I read a forum remark the other day than mentioned Dennis Jenkinson and that put a smile on my face. There's at least two of us out there that have survived ancient storms and we'll survive yet another. THANKS for the opportunity to speak, Clive
Date Added: 08/08/2007

Always good to hear your thoughts, Number 38. And good to her that you intend to survive! There are some out there who are ready to give up on F1, it seems.

I used Mark's thoughts for this one because I thought he expressed rather well the general bewilderment at the antics of the stewards, not only just in this case, but in so many other incidents in recent years. If even the drivers find it hard to understand some things, what chance have the fans?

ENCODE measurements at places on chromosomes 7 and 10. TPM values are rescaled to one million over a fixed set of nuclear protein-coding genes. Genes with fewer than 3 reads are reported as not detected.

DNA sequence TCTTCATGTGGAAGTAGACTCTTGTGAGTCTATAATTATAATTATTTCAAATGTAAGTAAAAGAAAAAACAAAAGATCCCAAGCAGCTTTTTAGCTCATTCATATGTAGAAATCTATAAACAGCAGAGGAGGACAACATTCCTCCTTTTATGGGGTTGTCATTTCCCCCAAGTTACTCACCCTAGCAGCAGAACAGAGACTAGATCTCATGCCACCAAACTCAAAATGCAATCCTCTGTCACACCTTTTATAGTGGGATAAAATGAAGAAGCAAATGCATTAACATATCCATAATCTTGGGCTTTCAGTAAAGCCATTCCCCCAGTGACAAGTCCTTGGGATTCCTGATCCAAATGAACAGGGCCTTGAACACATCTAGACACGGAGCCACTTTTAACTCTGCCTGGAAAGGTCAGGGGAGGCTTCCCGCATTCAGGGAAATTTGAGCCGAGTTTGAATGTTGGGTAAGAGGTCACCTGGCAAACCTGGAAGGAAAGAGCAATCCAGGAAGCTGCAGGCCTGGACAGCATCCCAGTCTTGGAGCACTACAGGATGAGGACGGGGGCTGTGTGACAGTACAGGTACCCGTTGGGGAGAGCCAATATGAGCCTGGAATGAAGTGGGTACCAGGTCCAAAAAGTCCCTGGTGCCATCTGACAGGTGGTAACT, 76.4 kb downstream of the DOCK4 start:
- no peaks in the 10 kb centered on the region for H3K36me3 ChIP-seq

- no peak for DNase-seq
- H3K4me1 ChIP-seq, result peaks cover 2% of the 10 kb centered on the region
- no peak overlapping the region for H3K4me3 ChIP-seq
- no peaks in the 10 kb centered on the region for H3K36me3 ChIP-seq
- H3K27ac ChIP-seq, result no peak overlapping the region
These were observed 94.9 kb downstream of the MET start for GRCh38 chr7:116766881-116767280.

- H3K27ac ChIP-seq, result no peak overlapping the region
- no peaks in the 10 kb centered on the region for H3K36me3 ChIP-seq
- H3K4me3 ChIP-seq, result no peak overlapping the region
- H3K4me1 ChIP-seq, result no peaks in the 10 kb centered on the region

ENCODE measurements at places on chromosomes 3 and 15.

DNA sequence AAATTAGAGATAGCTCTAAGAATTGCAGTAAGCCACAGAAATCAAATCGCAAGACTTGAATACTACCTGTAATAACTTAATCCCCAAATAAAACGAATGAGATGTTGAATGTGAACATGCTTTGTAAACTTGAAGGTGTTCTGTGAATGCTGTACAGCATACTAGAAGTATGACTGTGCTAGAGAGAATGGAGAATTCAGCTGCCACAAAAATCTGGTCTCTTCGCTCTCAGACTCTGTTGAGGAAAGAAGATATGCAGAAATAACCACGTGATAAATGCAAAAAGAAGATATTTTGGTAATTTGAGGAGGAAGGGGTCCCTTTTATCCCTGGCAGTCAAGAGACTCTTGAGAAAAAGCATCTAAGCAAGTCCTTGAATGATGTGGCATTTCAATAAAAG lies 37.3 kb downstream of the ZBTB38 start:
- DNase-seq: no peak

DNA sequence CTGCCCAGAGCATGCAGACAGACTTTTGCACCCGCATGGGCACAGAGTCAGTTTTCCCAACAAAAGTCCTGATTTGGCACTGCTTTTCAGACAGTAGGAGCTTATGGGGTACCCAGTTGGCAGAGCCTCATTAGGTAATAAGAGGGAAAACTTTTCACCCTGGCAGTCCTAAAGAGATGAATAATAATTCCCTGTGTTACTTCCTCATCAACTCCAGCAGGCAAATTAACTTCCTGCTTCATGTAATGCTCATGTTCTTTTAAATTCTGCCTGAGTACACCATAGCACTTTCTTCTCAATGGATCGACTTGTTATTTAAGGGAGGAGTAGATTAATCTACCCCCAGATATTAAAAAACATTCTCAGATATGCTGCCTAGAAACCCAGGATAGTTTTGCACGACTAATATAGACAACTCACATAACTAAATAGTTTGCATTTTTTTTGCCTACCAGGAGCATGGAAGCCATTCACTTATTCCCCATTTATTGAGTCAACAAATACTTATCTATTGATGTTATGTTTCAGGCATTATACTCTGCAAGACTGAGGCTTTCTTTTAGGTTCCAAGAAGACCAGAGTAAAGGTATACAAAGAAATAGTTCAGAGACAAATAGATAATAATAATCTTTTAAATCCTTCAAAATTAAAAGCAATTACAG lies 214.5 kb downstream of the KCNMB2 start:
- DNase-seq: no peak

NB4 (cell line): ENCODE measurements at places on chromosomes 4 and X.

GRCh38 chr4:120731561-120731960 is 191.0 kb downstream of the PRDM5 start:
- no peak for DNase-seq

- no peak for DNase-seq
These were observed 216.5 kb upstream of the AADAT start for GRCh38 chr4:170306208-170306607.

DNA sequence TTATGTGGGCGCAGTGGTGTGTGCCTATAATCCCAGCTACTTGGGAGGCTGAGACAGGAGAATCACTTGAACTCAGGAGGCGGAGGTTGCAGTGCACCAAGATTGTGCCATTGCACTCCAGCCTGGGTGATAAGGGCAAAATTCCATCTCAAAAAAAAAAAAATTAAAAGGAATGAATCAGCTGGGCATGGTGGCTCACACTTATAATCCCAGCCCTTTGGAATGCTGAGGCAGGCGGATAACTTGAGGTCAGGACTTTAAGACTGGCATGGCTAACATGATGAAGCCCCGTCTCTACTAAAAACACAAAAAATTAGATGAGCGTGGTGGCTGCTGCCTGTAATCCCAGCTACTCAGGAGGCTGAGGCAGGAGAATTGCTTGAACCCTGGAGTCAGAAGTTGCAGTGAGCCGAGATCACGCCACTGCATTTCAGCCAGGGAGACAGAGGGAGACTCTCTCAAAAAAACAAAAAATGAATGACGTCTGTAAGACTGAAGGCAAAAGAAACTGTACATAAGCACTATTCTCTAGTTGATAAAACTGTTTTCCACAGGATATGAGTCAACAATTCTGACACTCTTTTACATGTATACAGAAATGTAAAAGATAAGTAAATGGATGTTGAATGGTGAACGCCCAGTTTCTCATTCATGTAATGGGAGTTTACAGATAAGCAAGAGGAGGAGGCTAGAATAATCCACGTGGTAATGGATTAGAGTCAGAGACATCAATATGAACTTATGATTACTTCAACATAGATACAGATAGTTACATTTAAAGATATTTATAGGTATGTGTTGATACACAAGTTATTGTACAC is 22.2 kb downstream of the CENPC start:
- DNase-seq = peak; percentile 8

As to whether Alonso or Hamilton will leave McLaren, we can only wait and see. My own thoughts are that both will stay but Ron Dennis will have his hands full in preventing all out war from breaking out between the two of them. Perhaps he is doomed to fail in the end.

You mentioned to me recently that Max was once a lawyer (and you were banned from a forum for pointing this out) - it's true, of course, and perhaps we shouldn't be surprised that F1 now has rules so complex that it takes lawyers to sort them out. Bernie is not quite as bad as we love to paint him; he has spent a long time in F1 and knows it pretty well. And that may be the one spark of hope in the future for us, for there is no-one else with real power who ever says anything sensible about the sport. It happens sometimes... ;)
Date Added: 08/08/2007